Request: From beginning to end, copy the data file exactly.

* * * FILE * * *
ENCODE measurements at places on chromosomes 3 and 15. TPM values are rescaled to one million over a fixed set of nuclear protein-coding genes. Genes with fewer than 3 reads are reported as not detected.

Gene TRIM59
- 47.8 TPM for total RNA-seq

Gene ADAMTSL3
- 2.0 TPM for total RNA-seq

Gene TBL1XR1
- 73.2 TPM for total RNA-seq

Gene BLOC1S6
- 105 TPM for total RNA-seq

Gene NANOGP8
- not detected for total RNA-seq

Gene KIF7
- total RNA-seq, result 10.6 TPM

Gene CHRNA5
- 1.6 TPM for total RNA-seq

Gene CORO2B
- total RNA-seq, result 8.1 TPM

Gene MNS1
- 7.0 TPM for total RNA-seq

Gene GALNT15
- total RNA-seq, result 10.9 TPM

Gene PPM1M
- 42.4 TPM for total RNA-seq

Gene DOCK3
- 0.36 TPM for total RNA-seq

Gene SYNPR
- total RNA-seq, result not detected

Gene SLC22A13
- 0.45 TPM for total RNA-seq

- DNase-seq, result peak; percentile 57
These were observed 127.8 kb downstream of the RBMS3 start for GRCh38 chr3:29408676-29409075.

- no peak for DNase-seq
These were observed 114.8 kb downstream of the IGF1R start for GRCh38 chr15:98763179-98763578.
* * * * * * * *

ENCODE measurements at places on chromosomes 3 and 15. TPM values are rescaled to one million over a fixed set of nuclear protein-coding genes. Genes with fewer than 3 reads are reported as not detected.

Gene TRIM59
- 47.8 TPM for total RNA-seq

Gene ADAMTSL3
- 2.0 TPM for total RNA-seq

Gene TBL1XR1
- 73.2 TPM for total RNA-seq

Gene BLOC1S6
- 105 TPM for total RNA-seq

Gene NANOGP8
- not detected for total RNA-seq

Gene KIF7
- total RNA-seq, result 10.6 TPM

Gene CHRNA5
- 1.6 TPM for total RNA-seq

Gene CORO2B
- total RNA-seq, result 8.1 TPM

Gene MNS1
- 7.0 TPM for total RNA-seq

Gene GALNT15
- total RNA-seq, result 10.9 TPM

Gene PPM1M
- 42.4 TPM for total RNA-seq

Gene DOCK3
- 0.36 TPM for total RNA-seq

Gene SYNPR
- total RNA-seq, result not detected

Gene SLC22A13
- 0.45 TPM for total RNA-seq

- DNase-seq, result peak; percentile 57
These were observed 127.8 kb downstream of the RBMS3 start for GRCh38 chr3:29408676-29409075.

- no peak for DNase-seq
These were observed 114.8 kb downstream of the IGF1R start for GRCh38 chr15:98763179-98763578.